Based on the Patricia Highsmith novel of the same name, Alfred Hitchcock’s Strangers on a Train (1951) is crime-noir classic, and easily recognized as one of the Master of Suspense’s best American films. The film stars Farley Granger as Guy Haines, a tennis pro whose contentious marriage is constantly mentioned in all the papers. Whilst traveling by train, Haines happens to be approached by Bruno Anthony (Robert Walker), a friendly, albeit eccentric man, whose well-aware of Guy’s tennis fame and marital woes.
While making friendly conversation, Bruno casually reveals to Guy his perfect plan to get rid of his hated father–he intends to swap murders with a stranger, committing a motiveless murder for someone else while they in turn kill his father. Bruno gives an example by suggesting that if Guy promises to murder his father, than he [Bruno] will kill Guy’s wife Miriam (Kasey Rogers), freeing him to marry his newest crush, Anne Morton (Ruth Roman), the beautiful daughter of a U.S. Senator.
Guy dismisses Bruno’s ‘crazy talk’, and leaves without agreeing to anything, believing he will never see Bruno again–that is, until Bruno murders Miriam and then visits Guy at his home to ensure he keeps up his end of the ‘bargain’. But when Guy doesn’t show signs of actually going through with the murder swap, an angered Bruno begins to plant evidence and attempt to frame Guy for the Miriam’s murder, eventually leading to a violent confrontation on one of the most deadly carousels in cinematic history.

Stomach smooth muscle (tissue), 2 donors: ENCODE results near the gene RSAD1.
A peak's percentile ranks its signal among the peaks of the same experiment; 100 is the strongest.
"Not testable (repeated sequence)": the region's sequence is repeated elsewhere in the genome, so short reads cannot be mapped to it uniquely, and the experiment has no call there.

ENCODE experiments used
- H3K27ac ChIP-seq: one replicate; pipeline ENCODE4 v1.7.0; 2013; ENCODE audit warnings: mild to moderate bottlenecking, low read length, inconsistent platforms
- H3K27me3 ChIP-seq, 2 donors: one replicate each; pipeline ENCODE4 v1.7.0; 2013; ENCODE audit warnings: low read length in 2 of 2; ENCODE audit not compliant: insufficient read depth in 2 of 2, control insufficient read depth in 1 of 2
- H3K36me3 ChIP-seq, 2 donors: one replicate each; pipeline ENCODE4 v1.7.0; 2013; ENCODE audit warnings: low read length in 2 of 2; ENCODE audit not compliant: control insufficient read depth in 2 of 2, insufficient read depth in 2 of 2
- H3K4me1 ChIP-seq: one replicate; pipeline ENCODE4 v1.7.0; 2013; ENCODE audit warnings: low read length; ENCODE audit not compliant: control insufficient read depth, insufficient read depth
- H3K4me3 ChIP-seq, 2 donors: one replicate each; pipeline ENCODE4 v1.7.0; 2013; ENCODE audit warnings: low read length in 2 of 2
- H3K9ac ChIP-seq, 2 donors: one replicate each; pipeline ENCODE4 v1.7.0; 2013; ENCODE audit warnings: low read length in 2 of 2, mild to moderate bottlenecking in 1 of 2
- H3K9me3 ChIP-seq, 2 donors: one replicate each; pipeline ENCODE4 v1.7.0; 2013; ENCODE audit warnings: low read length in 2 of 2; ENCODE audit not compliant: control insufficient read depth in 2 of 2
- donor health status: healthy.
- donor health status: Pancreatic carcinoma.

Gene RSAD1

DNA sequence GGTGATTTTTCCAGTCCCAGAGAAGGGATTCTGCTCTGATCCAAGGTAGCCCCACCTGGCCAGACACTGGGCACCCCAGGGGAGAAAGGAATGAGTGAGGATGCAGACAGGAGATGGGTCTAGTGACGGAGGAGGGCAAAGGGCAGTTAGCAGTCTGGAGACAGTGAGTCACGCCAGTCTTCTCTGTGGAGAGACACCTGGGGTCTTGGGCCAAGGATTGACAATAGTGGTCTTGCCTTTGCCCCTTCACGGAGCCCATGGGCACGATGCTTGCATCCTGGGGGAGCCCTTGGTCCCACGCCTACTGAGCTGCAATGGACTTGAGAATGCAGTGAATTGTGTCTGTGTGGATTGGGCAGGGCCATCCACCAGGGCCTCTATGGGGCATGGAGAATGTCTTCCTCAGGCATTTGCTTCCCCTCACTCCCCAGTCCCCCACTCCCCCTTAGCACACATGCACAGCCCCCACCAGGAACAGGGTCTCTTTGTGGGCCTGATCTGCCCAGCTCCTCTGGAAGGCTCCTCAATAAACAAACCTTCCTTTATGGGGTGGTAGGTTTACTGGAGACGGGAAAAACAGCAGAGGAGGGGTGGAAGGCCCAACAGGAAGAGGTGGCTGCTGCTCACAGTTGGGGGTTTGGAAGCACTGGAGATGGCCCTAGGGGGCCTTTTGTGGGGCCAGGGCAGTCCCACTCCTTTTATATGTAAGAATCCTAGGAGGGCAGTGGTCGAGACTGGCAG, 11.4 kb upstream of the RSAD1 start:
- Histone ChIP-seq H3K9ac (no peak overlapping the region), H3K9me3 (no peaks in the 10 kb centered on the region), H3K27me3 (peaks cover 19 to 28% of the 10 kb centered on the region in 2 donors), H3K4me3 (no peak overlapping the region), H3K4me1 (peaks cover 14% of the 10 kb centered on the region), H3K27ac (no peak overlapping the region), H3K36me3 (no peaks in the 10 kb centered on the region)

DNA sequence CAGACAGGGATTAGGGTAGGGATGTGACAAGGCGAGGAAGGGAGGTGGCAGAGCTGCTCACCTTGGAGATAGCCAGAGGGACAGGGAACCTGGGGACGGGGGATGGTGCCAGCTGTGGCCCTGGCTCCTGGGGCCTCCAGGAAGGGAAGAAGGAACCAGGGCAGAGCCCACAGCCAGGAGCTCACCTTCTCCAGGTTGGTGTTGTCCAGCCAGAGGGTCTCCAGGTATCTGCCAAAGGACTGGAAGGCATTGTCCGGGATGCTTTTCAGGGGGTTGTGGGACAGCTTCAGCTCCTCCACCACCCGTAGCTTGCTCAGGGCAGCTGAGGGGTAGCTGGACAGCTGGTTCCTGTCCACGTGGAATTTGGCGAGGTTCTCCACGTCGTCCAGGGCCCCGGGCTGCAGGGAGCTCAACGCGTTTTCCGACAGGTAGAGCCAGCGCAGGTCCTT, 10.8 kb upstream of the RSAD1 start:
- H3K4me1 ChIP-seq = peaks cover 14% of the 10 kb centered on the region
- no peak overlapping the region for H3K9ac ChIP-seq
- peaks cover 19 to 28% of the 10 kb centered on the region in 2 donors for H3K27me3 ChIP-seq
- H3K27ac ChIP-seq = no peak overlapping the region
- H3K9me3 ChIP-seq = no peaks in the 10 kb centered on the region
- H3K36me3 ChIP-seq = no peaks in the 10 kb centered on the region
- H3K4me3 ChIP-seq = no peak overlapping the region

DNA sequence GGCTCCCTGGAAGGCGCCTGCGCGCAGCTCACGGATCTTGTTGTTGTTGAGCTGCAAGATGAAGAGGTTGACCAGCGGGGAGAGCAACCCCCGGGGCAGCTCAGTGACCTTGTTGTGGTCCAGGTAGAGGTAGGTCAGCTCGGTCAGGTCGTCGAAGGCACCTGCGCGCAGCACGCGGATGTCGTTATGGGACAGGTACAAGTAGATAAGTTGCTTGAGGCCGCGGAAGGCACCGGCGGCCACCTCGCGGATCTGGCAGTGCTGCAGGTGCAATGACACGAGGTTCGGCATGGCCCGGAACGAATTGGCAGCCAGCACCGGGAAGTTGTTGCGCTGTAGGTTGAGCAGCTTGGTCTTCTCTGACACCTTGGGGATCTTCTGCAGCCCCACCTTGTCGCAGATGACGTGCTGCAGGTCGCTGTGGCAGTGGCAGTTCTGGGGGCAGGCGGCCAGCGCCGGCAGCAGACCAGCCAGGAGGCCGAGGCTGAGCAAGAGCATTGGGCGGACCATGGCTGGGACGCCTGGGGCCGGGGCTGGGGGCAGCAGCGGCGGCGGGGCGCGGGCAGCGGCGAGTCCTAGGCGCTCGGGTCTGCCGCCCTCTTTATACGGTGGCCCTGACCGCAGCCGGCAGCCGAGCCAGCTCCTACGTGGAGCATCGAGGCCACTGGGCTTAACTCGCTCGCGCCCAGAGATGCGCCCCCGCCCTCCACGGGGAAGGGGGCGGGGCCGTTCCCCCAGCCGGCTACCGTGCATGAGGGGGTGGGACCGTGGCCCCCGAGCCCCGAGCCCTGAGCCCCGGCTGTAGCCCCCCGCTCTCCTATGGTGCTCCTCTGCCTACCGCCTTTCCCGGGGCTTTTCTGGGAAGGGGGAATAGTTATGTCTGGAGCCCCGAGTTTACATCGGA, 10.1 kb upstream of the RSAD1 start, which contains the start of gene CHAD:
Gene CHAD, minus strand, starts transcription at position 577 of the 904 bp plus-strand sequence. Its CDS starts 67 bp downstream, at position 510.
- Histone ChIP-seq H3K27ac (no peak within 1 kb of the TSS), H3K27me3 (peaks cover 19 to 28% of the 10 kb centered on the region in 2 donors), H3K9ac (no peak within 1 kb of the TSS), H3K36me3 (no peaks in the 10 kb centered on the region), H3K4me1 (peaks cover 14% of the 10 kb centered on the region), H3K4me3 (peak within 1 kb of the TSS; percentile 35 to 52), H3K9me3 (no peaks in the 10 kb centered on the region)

With Highsmith providing the basic story, pulp-fiction author Raymond Chandler serving as one of the screenwriters, and the Master of Suspense himself serving as director, it should come as no surprise that Hitchcock’s film turns out to be a suspenseful, taut, psychologically deep story. All three artists involved are more than talented and well-versed in the art of murder and suspense, leading to the creation of one of the most taut thrillers to ever come out of the 1950’s.
Farley Granger, who previously appeared in Hitchcock’s 1948 thriller, Rope as a young murderer, gets to play the sympathetic hero in Strangers, a job that he easily and successfully pulls of. Granger’s natural charisma, combined with his acting talents and timing, results in his creation of a protagonist that’s worth cheering for as he’s unwittingly pulled into a psychotic murder scheme by the deranged and creepy Bruno. Meanwhile, Granger’s opposite–Robert Walker–does an equally satisfying job playing the murderous Bruno. Walker’s greatest attribute is his ability to rein in and restrain his madness just before he goes too over-the-top with the character’s dementia, thus grounding Bruno somewhat and portraying him as an eccentric, but nevertheless, realistic and frightening psychopath.
And though not even a great film like Strangers is completely perfect–the film’s latter half hasn’t necessarily aged all that well, and at times the dialogue can be a little vapid at times–these flaws are minor and few in between, and thanks to Hitchcock’s talents and abilities, the film still remains a fun and thrillingly tense picture despite its minor defects. For anyone looking for a fun and thrilling way to spend the weekend, look no further than Hitchcock’s Strangers on a Train, which will provide more than a few jolts of excitement this weekend.
Find the nearest Blockbuster near your home so you can rent this film almost immediately. Or, if you prefer that movies came to you instead, set up a Netflix account and start your ordering as soon as possible.